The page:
Russia’s actions in Ukraine have rattled nerves in Estonia, Latvia and Lithuania, which were part of the Soviet Union during the Cold War. NATO jets will take part in air patrols in the region later in a routine exercise that analysts say has taken on added significance due to the crisis. Several NATO countries, including the UK, US and France, have offered additional warplanes.
Earlier, Ukraine condemned a visit to Crimea by Russia’s Prime Minister Dmitry Medvedev and a delegation of government ministers. A foreign ministry spokesman in Kiev said the highest-level trip to the Black Sea peninsula by officials from Moscow since its annexation by Russia was a “crude violation” of international rules. Crimeans voted to leave Ukraine for Russia on 16 March, in a referendum condemned as illegal by the UN General Assembly.
Mr. Medvedev announced that he would make Crimea a special economic zone, with tax breaks and reduced bureaucracy to attract investors. He also vowed to quickly boost salaries and pensions, and to improve education, healthcare and local infrastructure.
Tensions between Russia and the West rose after the overthrow of pro-Kremlin Ukrainian President Viktor Yanukovych in February, following months of street protests. Russia’s subsequent decision to annex Crimea triggered a crisis in relations. The US and the EU have imposed sanctions on members of President Vladimir Putin’s inner circle and other officials. Russia has retaliated with its own sanctions on US politicians.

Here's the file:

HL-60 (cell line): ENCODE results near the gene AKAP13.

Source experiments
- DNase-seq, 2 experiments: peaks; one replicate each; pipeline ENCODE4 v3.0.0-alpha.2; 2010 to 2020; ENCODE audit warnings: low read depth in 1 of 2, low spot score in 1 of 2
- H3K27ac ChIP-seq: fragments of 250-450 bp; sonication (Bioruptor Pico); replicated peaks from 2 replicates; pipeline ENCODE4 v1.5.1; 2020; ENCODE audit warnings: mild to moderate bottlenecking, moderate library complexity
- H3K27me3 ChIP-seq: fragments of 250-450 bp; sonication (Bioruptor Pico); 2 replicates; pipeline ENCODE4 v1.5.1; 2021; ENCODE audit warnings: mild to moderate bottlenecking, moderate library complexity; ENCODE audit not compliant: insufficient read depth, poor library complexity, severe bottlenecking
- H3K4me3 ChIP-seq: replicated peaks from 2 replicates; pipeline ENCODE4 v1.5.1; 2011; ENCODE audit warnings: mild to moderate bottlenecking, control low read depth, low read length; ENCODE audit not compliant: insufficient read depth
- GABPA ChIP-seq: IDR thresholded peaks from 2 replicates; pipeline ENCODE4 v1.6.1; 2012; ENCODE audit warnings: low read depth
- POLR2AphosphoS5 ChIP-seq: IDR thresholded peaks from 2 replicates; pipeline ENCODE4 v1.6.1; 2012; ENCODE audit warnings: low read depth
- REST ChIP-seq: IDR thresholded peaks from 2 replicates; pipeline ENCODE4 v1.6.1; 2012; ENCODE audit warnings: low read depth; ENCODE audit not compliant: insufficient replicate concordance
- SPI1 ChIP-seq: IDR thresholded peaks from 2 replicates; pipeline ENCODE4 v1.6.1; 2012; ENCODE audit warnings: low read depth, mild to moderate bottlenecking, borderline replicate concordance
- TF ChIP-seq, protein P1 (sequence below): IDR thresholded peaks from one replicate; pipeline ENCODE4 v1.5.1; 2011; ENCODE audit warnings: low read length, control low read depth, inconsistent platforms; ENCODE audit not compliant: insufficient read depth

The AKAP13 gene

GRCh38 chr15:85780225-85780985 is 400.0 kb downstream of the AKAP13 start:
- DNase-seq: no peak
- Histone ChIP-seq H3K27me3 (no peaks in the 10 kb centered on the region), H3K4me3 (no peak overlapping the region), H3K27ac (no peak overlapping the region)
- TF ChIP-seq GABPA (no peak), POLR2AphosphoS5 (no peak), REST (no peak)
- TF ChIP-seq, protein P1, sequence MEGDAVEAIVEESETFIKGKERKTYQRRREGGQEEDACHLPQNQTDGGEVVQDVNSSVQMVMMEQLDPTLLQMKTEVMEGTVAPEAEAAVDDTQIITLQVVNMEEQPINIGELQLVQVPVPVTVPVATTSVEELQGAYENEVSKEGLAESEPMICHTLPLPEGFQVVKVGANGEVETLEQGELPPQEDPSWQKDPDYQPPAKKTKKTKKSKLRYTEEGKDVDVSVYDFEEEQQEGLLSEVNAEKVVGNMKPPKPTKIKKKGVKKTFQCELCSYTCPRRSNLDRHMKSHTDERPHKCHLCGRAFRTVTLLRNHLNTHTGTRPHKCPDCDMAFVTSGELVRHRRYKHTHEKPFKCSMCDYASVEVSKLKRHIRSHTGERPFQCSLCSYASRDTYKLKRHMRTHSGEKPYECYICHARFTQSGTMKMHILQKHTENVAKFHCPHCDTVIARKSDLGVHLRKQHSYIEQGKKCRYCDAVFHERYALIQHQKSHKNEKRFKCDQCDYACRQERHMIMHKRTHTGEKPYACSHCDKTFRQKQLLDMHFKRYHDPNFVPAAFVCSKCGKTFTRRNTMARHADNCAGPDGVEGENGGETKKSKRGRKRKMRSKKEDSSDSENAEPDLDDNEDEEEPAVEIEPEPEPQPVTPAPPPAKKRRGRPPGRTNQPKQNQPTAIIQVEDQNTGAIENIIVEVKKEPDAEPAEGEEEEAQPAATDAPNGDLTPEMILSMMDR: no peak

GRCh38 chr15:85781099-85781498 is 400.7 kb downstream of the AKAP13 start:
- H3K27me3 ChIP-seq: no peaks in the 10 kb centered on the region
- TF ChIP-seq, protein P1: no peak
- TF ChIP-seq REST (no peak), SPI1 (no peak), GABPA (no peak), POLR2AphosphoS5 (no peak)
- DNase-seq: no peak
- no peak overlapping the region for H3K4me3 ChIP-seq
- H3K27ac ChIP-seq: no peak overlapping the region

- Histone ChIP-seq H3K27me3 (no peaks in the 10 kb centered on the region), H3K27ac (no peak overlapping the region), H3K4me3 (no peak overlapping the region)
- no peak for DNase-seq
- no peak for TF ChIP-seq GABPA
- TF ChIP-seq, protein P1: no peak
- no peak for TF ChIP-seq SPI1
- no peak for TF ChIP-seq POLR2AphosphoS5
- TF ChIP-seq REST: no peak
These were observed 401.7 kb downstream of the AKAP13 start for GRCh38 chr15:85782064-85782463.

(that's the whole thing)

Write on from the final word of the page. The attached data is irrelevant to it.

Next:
As tension mounts on the Korean Peninsula, consider the two most reluctant participants, Russia and China.
Russian involvement in Korean affairs can be traced back to the 19th century and China has been involved for several centuries. Both states are trapped into supporting Pyongyang for economic and diplomatic rewards. After the fall of the Soviet Union, Yeltsin gambled that the cancellation of economic aid would lead to better economic relations with the Republic of Korea. The gamble failed because China entered the void that Russian influence had once filled and consequently it partly restored its traditional suzerain relationship with Korea. Yet to gain this influence, China took over the burden of aid to Pyongyang, which now accounts for 70% of energy and regular donations of over $1m in food aid.